Wednesday, 6 February 2008

Neil MacDonald: Metaphysics and the God of Israel

Neil B. MacDonald, Metaphysics and the God of Israel: Systematic Theology of the Old and New Testaments (Grand Rapids: Baker, 2006), 248 pp. (review copy courtesy of Baker Academic)

I’ve been thinking a lot lately about the relation between nature and grace – a relation which is of fundamental significance for the whole structure of dogmatic theology. And Neil MacDonald’s book, Metaphysics and the God of Israel, is a remarkably creative and provocative attempt to rethink this relation – indeed, to rethink metaphysics as a whole – from the standpoint of divine self-determination.

MacDonald’s central thesis is simple enough: the mode of all divine action is self-determination. God acts by determining himself to be the one who acts. In other words, God acts by directing his own identity, by acting on his own being. According to MacDonald, all divine action can be understood along these lines. God is creator, for example, simply because he determines himself to be the world’s creator. This determination is strictly something God does to himself.

The book’s most insightful – and most challenging – thesis arises at this point: if God had not determined himself to be this world’s creator, the world would nevertheless be exactly the same, except that it would not be identified as God’s creature. “We are not saying this world … would be a different world in terms of its natural properties, were it not created by God,” MacDonald insists; indeed, “there could well have been … a world identical to the one we inhabit that was not created by God” (p. 34).

If we ask, then, how the predicate “created by God” can be true of the world “without it being the case that anything is said or implied about the natural or material properties of the world,” MacDonald replies that the predicate “created by God” simply describes something God does to himself. It “does not imply anything at all” about the nature of the world (p. 35).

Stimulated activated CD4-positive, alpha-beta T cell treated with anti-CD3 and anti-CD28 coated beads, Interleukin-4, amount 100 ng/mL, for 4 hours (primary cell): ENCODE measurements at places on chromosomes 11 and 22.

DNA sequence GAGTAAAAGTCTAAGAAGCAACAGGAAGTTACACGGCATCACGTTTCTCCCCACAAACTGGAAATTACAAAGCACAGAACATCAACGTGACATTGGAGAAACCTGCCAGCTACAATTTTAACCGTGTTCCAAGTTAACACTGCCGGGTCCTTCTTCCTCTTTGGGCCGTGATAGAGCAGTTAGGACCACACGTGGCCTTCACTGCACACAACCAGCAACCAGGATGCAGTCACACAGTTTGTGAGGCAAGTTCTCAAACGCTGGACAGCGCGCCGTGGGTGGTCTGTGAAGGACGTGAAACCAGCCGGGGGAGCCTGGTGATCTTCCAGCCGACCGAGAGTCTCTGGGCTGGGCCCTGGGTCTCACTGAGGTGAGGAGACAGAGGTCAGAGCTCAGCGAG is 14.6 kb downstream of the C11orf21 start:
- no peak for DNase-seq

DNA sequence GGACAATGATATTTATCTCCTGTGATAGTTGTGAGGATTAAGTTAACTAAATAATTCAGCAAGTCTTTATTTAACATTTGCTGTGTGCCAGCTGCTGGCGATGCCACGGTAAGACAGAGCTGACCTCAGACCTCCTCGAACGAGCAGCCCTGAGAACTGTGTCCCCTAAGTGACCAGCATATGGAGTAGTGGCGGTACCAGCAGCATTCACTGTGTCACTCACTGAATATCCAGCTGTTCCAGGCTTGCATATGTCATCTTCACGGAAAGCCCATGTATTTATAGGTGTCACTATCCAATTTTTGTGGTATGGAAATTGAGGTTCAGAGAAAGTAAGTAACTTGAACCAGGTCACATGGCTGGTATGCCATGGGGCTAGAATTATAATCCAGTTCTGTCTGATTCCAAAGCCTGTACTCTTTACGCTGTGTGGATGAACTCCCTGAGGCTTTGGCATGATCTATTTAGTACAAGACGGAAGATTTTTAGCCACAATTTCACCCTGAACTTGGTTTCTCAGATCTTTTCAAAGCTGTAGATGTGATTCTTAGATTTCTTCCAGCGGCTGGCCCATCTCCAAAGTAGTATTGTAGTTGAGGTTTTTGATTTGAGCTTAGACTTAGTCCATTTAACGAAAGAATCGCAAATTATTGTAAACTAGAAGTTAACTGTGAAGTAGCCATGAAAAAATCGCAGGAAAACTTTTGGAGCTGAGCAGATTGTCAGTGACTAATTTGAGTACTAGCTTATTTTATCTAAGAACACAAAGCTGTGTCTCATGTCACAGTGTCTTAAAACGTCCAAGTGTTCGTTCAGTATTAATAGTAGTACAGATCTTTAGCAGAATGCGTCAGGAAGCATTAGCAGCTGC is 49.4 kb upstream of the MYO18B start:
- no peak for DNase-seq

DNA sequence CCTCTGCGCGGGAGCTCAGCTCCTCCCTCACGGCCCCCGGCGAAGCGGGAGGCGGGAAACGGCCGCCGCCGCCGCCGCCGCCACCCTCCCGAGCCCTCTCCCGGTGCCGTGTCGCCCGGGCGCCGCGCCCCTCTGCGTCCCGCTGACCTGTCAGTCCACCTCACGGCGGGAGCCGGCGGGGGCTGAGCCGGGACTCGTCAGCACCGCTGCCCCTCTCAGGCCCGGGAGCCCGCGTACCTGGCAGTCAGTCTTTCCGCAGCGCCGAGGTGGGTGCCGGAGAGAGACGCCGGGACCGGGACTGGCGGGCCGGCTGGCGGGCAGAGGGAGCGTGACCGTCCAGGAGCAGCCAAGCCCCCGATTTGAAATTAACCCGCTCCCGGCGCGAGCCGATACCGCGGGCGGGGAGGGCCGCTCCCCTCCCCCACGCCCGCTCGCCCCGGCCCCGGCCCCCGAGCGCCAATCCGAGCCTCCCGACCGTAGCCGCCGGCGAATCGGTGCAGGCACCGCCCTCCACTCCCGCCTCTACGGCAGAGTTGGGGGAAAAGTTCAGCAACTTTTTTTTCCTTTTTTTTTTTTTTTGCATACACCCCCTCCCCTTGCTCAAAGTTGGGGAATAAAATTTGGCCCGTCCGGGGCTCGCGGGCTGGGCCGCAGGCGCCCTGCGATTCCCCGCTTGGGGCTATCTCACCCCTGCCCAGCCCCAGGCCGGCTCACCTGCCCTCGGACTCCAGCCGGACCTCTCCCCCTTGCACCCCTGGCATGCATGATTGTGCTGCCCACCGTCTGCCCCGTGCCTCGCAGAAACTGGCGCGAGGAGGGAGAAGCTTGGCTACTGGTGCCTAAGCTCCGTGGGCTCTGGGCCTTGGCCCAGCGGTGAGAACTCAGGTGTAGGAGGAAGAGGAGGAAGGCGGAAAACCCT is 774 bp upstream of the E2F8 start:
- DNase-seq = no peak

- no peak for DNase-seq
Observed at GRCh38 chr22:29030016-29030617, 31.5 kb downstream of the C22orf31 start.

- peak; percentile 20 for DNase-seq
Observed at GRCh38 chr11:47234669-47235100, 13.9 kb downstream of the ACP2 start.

This line of argument is, of course, an extremely radical reassertion of Barth’s critique of natural theology. Here, there is no inherent connection between creator and creature, nature and grace. The only point of contact lies in God’s own self-determining act – an act which is itself the wholly contingent, wholly unnecessary relation between God and world.

This understanding of creation, MacDonald notes, “minimizes the importance of any … interaction between theology and science,” since “one could have two identical worlds one of which it would be true to say that God determined himself to be the creator of it and the other not” (p. 40). In a nutshell, what this means is: no natural theology!

MacDonald also argues that his concept of self-determination can lay the basis for a new “biblical metaphysics” which can account for the way God acts in relation to the world. Just as God becomes the world’s creator through an act of self-determination, so God “gets himself into the world” by determining himself to be in a personal space-time relationship with his creature (p. 67). Against the classical conception of God as acting providentially in history “from eternity,” MacDonald insists that God has a place in the world, and that God acts from within the world’s history. God determines himself to be part of his creation, to remain in our time after the act of creation (this, MacDonald says, is the meaning of the seventh day of creation in Gen. 2:2-3). God therefore “has time,” he “has a history.” In contrast to a classical metaphysical construction in which God eternally determines what will happen in time, MacDonald thus argues that God simply “determines himself to be within our time,” so that God “comes along with us” in personal relationship (p. 79).

Further, God determines himself to be infinitely temporal and infinitely spatial, so that he has a time and place within the world which is nevertheless “peculiar and exclusive to him … as one of the divine perfections” (p. 86). And if we want to understand the nature of this peculiar divine (ad intra!) space, we must point to the resurrection: “to say Jesus has been raised is to say that he is in God’s space, the space peculiar and exclusive to God” (p. 89). On this basis, MacDonald also sketches a christological reformulation, according to which “human history [is] ... present to God ad intra,” so that (following Richard Bauckham) the human identity of Jesus is the divine identity (p. 239).